By Iron Tiger
Late last year it came to my attention that the legislature had been engaged in trying to create a new, “diverse and inclusive” flag of the State of Utah. As someone who is proud of our State, our rather tolerant and quiet way of life, I took umbrage at the notion that the State’s flag needed to be redesigned at all, as its simple elegance, filled with a great deal of history and symbols was not at all like the Mississippi flag, which included the controversial Democrat Party/Confederate Battle Flag in its design. I saw nothing offensive there that needed to be swept away. However, our legislators decided that our flag was boring, and they wanted a new one.
And so it goes that many of us who had not been aware that this was going on got together and assembled a petition for a referendum to stop this new law (SB31) from taking effect. However, we learned the hard way that referendum petitions only give you thirty days to get the required signatures, I believe around 150,000 signatures or so. Utah’s official site offers a table with a percentage breakdown, and it varies from type of jurisdiction to jurisdiction. -1 In my opinion, we did very well, when you factor in poor weather conditions, lack of awareness of the issue among the general public, and a limited number of volunteers. Had we had a week or two more, I bet we would have gotten this done.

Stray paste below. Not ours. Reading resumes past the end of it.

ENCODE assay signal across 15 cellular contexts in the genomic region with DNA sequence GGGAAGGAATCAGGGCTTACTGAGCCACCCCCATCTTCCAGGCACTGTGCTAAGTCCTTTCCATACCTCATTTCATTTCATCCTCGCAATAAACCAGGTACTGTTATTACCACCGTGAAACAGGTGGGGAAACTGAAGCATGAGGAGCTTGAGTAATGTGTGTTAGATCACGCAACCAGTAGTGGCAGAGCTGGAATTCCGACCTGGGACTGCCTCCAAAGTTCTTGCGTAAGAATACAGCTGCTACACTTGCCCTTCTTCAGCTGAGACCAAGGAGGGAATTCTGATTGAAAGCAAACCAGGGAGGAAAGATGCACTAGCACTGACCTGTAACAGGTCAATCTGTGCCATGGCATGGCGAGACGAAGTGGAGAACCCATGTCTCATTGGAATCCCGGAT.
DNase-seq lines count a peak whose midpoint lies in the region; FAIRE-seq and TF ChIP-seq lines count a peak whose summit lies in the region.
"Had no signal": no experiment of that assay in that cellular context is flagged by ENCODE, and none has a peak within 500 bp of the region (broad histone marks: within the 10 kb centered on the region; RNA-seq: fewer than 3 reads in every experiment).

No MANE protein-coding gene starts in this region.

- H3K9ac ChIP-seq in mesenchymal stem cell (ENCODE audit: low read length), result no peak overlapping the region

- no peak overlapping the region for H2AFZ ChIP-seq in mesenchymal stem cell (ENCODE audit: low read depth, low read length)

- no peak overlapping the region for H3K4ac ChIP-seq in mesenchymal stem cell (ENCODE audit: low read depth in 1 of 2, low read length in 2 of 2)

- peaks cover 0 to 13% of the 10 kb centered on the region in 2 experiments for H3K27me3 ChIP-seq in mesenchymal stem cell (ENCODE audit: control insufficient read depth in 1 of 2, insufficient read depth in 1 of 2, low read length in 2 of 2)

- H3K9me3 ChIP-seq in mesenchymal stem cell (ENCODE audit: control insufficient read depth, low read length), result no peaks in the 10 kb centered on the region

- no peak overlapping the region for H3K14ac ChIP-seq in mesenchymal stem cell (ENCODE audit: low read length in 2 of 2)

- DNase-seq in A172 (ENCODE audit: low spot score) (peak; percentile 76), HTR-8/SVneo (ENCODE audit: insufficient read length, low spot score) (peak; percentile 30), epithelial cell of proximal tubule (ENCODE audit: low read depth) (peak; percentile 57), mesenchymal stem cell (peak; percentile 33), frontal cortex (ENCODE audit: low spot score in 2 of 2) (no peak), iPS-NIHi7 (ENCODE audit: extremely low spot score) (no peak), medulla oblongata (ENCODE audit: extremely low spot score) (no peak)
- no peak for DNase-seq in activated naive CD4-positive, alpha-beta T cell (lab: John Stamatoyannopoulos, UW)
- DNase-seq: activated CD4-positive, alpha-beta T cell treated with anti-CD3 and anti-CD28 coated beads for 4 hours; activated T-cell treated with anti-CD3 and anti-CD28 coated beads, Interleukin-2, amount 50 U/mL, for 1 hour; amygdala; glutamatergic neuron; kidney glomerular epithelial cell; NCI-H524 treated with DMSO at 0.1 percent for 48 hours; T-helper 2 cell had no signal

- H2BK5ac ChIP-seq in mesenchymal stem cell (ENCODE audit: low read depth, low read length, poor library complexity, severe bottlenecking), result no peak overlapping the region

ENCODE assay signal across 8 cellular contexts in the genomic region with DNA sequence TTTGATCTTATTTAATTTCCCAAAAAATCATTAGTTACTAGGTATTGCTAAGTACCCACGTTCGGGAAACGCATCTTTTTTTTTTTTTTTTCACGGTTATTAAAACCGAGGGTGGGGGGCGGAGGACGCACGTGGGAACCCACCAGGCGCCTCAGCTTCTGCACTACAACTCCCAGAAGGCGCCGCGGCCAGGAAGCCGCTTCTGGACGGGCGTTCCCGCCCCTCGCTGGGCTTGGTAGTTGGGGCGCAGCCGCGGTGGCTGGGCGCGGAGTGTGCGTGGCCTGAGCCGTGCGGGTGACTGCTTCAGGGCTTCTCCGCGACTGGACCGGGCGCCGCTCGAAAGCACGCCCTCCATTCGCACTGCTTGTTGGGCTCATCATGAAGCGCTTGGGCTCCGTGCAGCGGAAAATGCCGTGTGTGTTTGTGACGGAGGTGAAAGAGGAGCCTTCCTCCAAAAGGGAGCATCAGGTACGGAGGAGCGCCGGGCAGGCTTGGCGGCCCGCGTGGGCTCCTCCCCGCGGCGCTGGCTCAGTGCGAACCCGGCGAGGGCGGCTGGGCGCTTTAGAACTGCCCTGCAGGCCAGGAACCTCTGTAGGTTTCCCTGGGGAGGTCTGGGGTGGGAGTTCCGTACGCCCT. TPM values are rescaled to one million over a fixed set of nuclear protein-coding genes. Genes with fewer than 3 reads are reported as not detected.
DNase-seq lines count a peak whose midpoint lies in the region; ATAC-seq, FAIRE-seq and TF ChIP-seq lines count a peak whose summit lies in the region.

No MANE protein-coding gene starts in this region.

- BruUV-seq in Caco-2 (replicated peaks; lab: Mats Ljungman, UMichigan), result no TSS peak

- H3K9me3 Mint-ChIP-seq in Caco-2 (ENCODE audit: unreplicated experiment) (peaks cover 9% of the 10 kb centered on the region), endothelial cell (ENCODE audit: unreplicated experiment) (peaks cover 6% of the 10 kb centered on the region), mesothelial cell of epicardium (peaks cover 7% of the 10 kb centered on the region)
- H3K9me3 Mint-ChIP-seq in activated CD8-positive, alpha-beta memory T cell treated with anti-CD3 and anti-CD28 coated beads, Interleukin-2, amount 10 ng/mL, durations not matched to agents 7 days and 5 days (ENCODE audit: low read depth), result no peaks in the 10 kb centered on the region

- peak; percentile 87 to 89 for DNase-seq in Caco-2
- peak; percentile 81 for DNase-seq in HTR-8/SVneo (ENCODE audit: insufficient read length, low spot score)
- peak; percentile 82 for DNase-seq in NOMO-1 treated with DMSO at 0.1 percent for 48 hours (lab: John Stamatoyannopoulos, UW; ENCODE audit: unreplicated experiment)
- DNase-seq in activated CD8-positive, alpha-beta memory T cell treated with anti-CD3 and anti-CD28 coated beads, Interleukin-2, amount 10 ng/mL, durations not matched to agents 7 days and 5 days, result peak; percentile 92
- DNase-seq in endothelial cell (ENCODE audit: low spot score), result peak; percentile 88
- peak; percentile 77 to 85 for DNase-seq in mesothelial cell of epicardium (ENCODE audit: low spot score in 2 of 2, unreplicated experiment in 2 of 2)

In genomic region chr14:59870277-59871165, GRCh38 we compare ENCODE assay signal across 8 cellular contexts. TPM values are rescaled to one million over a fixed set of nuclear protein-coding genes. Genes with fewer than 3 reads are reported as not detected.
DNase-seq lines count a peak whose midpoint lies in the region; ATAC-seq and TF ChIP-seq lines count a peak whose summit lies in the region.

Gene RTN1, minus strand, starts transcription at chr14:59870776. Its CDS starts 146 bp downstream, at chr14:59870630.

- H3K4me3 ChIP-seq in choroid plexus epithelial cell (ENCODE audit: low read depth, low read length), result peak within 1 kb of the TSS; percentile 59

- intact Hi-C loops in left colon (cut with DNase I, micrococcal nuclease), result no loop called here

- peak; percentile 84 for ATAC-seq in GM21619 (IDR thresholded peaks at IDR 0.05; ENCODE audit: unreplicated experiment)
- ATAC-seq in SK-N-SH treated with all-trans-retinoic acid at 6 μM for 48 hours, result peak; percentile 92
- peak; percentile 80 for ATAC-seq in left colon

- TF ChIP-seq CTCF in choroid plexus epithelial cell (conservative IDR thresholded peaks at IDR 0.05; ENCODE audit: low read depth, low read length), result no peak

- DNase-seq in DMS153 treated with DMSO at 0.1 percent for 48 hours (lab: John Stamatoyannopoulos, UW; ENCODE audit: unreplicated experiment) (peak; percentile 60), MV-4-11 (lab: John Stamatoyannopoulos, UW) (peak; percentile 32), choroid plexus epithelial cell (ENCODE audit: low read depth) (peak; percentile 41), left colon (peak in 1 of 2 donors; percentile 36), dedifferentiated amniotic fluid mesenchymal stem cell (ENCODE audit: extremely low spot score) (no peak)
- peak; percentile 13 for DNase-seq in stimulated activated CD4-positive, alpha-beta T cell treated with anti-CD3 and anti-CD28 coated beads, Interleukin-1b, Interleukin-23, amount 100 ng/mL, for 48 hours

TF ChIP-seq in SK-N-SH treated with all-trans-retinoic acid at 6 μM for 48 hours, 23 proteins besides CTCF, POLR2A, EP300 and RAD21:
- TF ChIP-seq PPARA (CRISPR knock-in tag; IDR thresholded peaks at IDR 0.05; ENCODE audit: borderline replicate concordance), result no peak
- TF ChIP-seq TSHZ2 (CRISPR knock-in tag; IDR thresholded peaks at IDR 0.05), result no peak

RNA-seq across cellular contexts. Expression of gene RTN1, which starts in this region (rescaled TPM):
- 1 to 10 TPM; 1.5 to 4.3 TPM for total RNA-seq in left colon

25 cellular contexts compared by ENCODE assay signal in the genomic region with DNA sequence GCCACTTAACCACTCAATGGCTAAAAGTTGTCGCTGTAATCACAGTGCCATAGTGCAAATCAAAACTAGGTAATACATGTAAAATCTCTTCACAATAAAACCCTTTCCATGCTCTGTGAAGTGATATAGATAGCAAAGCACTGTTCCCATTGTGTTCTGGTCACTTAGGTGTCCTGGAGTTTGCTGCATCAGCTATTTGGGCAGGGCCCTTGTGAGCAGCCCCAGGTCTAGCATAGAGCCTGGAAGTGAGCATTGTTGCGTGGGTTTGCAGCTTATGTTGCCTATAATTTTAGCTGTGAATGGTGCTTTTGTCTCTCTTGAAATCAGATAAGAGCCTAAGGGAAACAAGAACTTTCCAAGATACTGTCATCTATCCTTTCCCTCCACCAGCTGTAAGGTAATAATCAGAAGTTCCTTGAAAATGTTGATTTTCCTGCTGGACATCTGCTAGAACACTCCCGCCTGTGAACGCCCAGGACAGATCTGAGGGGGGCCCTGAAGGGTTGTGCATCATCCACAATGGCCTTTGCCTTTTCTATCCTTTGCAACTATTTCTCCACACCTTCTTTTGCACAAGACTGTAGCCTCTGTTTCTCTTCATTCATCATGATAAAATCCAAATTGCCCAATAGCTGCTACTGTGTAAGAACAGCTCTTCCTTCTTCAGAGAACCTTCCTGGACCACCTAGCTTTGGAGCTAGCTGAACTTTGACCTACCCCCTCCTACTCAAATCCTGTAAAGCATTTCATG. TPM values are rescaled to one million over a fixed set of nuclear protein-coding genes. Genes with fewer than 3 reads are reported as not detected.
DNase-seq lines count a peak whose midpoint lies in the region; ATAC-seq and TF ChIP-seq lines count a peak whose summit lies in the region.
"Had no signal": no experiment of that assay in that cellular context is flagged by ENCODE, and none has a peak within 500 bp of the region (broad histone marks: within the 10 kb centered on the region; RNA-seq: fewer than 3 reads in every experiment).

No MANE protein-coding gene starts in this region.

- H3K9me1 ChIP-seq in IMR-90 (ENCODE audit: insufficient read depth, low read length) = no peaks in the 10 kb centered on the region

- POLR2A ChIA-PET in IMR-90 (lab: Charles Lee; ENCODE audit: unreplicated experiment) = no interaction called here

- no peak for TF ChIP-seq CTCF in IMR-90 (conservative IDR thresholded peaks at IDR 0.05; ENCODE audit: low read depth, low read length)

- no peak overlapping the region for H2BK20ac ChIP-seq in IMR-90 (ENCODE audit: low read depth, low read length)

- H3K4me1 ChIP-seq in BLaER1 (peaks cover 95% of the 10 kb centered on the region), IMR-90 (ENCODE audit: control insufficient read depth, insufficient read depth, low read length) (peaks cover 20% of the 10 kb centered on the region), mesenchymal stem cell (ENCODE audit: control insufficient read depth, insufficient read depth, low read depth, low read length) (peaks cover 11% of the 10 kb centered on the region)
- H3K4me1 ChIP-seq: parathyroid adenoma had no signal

So, we didn’t get the signatures. But then the Utah GOP voted at Convention to support our Historical Flag as Utah’s only flag and to reject the new one. As more people become aware that this was happening, more people wanted to get involved with the effort to stop it. The organizers behind the referendum then investigated what other options are available and found out that a ballot initiative is still an option.
So, what’s the difference? A Petition for a referendum is designed to stop a law that was passed by the legislature and signed by the governor from going into effect. We only have 30 days from the time the legislation is passed and signed into law to get enough signatures to stop it. Meanwhile, a petition for an initiative changes, repeals, or creates a law. The good news here is that signature gatherers have significantly more time to sign the petition.
Sadly, signatures gathered for a referendum cannot count toward an initiative. If you signed the previous petition, a new signature will be needed.
The end goal of both petitions is to let the voters decide whether or not the State will accept the new flag. Should the initiative succeed, and voters approve it, we will keep the State’s Historic flag as our only flag, and the new one will be rejected. Should voters vote no, then SB31 will stand, and the new flag will take effect next March.
Whether or not you like the new flag, I would encourage you to sign the petition for the initiative, because such a significant change to the States’s historic iconography is a matter everyone should have a say in.